From: The Honorable Keith Ellison
Sent By:
carol.wayman@mail.house.gov

Bill: H.R. 1098
Date: 9/21/2016

H.R. 1098: Ban Pre-Dispute Mandatory Arbitration in Investment Contracts

Preserve Investor’s Legal Rights

 

Cosponsor the Investor Choice Act of 2015, H.R. 1098

Supporting Organizations: American Association for Justice (AAJ); Americans for Financial Reform (AFR); Center for Justice & Democracy (CJ&D); Consumer Action; Consumer Federation of America (CFA); Consumers for Auto Reliability and Safety (CARS); D.C Consumer
Rights Coalition; Homeowners Against Deficient Dwellings (HADD); National Association of Consumer Advocates (NACA); National Association of Shareholder and Consumer Attorneys (NASCAT); National Consumers League; National Employment Lawyers Association (NELA);
North American Securities Administrators Association (NASAA); Public Investors Arbitration Bar Association (PIABA); Public Citizen; U.S. PIRG

Current co-sponsors: Representatives Bonamici, Capuano, Carson, Cohen, Cartwright, Cicilline, DeFazio, Frankel, Grijalva, Heck, Hinojosa, B. Lee, Lynch, Meeks, McCollum, Pocan, Schakowsky, Swalwell, Tonko and Tsongas

Dear Colleague:

Please cosponsor the Investor Choice Act of 2015, (H.R. 1098), which would ban mandatory pre-dispute (or “forced”) arbitration agreements in customer service contracts between investment advisers and broker-dealers and their clients.

Mandatory pre-dispute arbitration contracts require investors submit to arbitration if they feel wronged; in other words, to surrender their right to seek recourse in a court or in front of a jury. Moreover, since such agreements are required prior to a dispute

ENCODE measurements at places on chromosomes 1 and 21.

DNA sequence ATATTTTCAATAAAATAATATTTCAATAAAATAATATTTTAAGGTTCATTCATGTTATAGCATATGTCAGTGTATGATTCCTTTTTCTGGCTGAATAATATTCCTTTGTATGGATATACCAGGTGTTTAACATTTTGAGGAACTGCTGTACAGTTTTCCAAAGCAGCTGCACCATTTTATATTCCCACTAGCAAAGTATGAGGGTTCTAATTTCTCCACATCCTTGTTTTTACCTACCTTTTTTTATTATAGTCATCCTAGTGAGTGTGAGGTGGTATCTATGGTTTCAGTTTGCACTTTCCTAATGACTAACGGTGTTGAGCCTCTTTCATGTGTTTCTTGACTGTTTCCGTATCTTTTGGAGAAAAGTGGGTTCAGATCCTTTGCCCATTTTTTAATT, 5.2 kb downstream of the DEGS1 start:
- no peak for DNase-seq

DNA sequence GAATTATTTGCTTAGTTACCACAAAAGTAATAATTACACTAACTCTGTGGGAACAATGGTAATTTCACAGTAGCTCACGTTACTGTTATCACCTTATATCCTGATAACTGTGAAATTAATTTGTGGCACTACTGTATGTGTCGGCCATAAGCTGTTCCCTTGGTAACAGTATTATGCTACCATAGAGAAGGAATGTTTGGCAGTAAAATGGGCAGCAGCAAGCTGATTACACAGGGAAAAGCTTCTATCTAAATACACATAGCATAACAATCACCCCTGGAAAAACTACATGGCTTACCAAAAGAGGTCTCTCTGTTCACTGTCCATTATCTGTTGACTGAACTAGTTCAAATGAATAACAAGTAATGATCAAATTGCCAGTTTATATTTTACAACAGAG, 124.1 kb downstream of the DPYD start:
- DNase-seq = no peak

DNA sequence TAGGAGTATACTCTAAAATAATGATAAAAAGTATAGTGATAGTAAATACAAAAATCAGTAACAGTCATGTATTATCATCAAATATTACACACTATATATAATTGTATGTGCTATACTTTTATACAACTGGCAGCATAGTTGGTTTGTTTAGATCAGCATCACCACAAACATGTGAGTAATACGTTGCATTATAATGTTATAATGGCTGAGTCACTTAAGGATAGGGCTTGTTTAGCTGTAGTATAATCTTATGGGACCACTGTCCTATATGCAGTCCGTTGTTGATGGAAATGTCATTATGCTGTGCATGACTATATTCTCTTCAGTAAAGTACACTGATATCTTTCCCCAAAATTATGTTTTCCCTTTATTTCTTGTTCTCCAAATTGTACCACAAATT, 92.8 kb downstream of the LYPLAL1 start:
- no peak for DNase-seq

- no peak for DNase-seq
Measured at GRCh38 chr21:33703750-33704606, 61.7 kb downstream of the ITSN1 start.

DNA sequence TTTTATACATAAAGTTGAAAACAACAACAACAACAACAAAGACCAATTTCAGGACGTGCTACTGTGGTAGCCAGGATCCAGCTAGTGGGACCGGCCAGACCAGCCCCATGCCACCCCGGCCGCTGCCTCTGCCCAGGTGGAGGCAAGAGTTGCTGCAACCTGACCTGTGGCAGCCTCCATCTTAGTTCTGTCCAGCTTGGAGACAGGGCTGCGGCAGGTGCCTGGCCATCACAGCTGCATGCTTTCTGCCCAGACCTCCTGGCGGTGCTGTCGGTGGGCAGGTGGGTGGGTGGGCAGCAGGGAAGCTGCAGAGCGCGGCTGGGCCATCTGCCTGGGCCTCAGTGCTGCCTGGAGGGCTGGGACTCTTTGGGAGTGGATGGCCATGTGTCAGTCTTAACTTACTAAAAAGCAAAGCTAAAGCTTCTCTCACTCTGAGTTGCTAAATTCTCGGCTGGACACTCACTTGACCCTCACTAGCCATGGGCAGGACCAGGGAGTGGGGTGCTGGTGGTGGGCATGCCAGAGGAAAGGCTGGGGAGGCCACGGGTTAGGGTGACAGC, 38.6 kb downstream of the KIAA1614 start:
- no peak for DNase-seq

even occurring they compel investors to unconditionally waive these rights even before the facts and circumstances of a dispute are known.

The Investor Choice Act would protect investors from abuse of the arbitration process. The bill also prohibits agreements that forbid investors from participating in class action lawsuits.

An investor’s right to go to court to recover monetary damages is essential to maintaining confidence in our capital markets and future investments by our constituents – in other words, to strengthen our economy. H.R. 1098 would not in any way limit or restrict
the ability of investors to voluntarily agree to arbitrate any disputes with their broker or investment adviser, should they wish to do so after the facts and circumstances of the dispute are known.

Media coverage of mandatory arbitration in investment contracts has appeared in the

Wall Street Journal
and the
New York Times
.  Articles and columns supporting the bill include
Investment News
,
Think Advisor
,
Reuters
 and
prweb
.

To cosponsor or for more information, contact Carol Wayman at
carol.wayman@mail.house.gov
or at 5-4755.

Sincerely,

/s/

Keith Ellison
Member of Congress